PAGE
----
Central High School.Copy

Central High School, pictured here in 2015, was built in 1973 and is a landmark in Central, La.

As it prepares to make major renovations and additions to its lone high school, the Central school district is testing out a building process it has not used before.

Rather than submitting traditional bids, six companies last week offered “statements of qualifications” laying out why they should manage the work at Central High School. And rather than working off a finished design, the company selected will participate in the latter half of the design process with architects Grace Hebert Curtis of Baton Rouge before it starts construction.

Known as “construction management at risk,” or CMAR, it’s a way of building buildings that’s common in private industry, but relatively new to the public sector, especially in Louisiana.

Central Superintendent Jason Fountain said having the general contractor on board so early should help speed up construction as well as cut down on future change orders.

Another reason the school district opted for the CMAR process is there’s a tight timeline to renovate the 47-year-old high school. While new construction will take place on school days, renovations will take place during two summers, this summer and next, while students are on break. Completion is set for the start of the 2022-23 school year.

“These two summers are going to be critical,” Fountain said. “And if we miss a summer, it’s going to put us back a year.”

Here are the six companies that have submitted proposals: Arkel Constructors of Baton Rouge, Cangelosi Ward General Contractors of Baton Rouge, the Lemoine Company of Lafayette, Lincoln Builders of Ruston, MAPP Construction of Baton Rouge, and Stuart & Company General Contractors of Baton Rouge.

If this were a traditional public bid, these companies would be judged almost solely on their quoted price, with the job awarded to the “lowest responsive bid.” In this case, the companies have yet to even give a price.

Instead, a special committee is meeting Jan. 4 to score the proposals. It will invite back the companies it likes the most for interviews.

“The interview process will allow this committee to see what the companies are all about and to find the best fit for us,” Fountain said.

After those interviews, the committee will recommend one company for the Central School Board to consider. The board plans to select a company by the end of January.

Once selected, the company chosen will join with the architects for the remaining design work as well as the development of construction documents. During this time, the company will prepare a “guaranteed maximum price” for the construction work, which the School Board can adopt or reject.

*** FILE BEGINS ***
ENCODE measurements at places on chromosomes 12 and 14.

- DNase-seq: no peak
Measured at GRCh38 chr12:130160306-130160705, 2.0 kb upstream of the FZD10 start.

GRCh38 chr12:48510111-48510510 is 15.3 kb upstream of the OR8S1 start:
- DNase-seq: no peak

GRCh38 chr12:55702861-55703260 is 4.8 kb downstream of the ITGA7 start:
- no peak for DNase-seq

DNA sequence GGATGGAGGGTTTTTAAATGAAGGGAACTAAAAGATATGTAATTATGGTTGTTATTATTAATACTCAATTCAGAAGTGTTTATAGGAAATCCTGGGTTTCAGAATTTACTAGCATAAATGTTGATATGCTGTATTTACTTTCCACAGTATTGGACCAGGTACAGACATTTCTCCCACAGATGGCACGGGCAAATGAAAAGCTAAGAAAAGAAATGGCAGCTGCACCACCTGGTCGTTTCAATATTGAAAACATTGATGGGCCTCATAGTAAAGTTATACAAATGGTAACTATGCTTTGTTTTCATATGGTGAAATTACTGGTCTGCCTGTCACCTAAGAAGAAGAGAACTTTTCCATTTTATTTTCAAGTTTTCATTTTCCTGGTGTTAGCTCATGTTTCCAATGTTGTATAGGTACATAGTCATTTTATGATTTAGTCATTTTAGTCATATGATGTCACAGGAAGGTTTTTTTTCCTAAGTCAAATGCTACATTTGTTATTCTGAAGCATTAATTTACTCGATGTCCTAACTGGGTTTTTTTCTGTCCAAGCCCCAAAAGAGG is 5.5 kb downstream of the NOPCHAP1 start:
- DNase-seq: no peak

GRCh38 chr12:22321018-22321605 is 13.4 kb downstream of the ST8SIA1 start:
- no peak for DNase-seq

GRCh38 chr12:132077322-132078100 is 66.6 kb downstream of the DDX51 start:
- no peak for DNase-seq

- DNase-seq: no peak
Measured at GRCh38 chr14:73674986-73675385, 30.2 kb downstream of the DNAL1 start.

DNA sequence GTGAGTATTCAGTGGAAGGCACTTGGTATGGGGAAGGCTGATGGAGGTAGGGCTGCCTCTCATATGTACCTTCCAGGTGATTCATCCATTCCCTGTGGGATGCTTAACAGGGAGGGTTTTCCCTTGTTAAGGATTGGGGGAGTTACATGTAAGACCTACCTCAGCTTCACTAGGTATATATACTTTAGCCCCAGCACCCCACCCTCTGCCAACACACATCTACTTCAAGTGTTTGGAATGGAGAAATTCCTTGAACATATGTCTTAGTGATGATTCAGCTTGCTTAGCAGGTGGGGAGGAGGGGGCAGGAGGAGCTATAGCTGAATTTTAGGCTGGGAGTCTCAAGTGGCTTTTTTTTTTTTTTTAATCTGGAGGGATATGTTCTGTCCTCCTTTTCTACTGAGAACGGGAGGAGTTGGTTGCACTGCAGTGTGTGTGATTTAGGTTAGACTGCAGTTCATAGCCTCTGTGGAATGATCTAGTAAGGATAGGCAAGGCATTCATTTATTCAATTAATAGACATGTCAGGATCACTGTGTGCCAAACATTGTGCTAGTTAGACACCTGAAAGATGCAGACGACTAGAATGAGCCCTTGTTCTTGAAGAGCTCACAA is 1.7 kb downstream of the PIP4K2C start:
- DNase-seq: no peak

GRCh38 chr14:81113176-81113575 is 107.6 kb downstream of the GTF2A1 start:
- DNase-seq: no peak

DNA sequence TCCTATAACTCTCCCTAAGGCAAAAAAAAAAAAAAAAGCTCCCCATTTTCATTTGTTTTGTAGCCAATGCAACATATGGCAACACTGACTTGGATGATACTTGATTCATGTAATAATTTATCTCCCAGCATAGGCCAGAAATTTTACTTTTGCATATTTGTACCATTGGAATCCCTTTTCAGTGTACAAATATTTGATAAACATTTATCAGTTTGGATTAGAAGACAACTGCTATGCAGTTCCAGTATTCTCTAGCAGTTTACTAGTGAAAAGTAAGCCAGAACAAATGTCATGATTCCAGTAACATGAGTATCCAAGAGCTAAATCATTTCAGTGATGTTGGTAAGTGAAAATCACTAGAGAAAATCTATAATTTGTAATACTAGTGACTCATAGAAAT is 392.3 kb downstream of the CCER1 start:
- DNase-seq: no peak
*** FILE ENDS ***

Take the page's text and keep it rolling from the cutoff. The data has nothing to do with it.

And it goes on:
Fountain said the school district can still bow out at this point if it's not happy with the contractor or its price.

“You can still go out for bid,” Fountain said.

The planned work to the high school, located at 10200 East Brookside Drive, includes renovating the library, science classrooms, career-technical education classrooms and locker rooms. Meanwhile, the old cafeteria and an annex building would be converted. The cafeteria would become the home of the school’s Pro-Start culinary program as well as new business and science classrooms. The annex would house the ROTC and the varsity football lockers.

In August, Central voters approved selling $23 million in bonds to pay for the renovations to the school. The proposition won by a two-to-one margin in this suburban Baton Rouge community. The vote rededicated 23.65 mills in property taxes for 20 years. Those taxes were first levied in 2009 to build Central Intermediate and Central Middle schools.

Special May 9 election called on $23 million in improvements to Central High School

Thanks to the coronavirus pandemic, that vote was held three months later than planned, prompting a five-month delay in the start of construction.

The “construction management at risk” approach first became legal for public projects in Louisiana thanks to a law passed in 2013. CMAR was originally meant for large projects with budgets of $25 million or greater. The expansion of the New Orleans International Airport was the first public project in the state to make use of the process. In the school world, the Lafayette Parish school system was among the first to employ it.

In 2018, the Legislature made CMAR an option for smaller projects budgeted between $5 and $25 million.

Central School Board member David Walker sits on the special CMAR review committee and is joined by an architect and three contractors who are not vying for the job. The required composition of the committee is laid out in state law.

Walker said he considered trying out the CMAR approach since hearing about it a few years ago at a conference. While not appropriate for every project, CMAR has advantages over the traditional public bid process, he said. For instance, it doesn’t have the problem of traditional bids, where companies that do substandard work can still win the job as long as they submit the lowest price.

“Whoever made the lowest bid, they got it,” Walker said. “If you had a bad experience with them, it really didn’t matter. They got it automatically, unless there was something that was really bad.”

Email Charles Lussier at clussier@theadvocate.com and follow him on Twitter, @Charles_Lussier.